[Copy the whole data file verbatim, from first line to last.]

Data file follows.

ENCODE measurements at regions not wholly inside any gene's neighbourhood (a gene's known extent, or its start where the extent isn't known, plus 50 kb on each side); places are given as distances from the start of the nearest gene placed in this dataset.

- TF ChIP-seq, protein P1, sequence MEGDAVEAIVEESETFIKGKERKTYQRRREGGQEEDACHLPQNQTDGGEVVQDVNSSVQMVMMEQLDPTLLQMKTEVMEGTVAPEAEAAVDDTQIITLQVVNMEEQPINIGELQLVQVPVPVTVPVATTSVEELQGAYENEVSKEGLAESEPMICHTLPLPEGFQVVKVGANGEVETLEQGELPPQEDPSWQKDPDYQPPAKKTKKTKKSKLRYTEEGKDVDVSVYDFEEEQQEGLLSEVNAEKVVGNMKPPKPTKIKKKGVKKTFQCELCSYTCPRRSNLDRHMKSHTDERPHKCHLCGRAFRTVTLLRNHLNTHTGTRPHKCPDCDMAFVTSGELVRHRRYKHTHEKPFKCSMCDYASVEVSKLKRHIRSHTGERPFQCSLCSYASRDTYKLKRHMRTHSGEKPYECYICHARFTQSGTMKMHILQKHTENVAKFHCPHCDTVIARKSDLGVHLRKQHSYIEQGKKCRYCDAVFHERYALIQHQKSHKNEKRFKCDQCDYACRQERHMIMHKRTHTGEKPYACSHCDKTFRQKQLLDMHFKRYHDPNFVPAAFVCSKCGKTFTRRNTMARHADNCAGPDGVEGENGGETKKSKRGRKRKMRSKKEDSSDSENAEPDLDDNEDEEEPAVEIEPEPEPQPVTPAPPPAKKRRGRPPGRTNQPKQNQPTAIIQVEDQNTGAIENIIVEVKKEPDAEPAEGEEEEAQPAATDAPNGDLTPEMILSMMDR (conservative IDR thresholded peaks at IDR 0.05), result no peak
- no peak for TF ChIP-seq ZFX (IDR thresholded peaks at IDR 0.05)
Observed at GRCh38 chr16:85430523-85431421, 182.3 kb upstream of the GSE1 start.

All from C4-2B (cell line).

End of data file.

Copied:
ENCODE measurements at regions not wholly inside any gene's neighbourhood (a gene's known extent, or its start where the extent isn't known, plus 50 kb on each side); places are given as distances from the start of the nearest gene placed in this dataset.

- TF ChIP-seq, protein P1, sequence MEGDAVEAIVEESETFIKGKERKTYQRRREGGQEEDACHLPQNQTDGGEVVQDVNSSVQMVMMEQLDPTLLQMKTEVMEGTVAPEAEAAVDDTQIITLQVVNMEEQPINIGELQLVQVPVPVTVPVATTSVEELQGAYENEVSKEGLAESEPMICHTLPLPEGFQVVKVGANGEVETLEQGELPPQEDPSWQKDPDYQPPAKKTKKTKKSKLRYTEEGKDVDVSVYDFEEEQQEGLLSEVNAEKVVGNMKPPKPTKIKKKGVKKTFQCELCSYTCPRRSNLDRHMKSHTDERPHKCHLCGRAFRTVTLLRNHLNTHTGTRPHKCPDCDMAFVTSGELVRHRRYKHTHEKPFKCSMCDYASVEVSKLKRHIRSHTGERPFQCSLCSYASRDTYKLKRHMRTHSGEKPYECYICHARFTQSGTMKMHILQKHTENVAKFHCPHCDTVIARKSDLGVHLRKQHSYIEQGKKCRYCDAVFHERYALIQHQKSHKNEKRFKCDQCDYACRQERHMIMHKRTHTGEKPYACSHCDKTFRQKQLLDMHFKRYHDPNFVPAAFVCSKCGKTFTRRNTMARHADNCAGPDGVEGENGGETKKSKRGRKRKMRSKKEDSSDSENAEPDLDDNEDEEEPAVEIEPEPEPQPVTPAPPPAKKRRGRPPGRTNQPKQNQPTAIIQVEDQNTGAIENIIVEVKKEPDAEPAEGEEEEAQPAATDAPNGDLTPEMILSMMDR (conservative IDR thresholded peaks at IDR 0.05), result no peak
- no peak for TF ChIP-seq ZFX (IDR thresholded peaks at IDR 0.05)
Observed at GRCh38 chr16:85430523-85431421, 182.3 kb upstream of the GSE1 start.

All from C4-2B (cell line).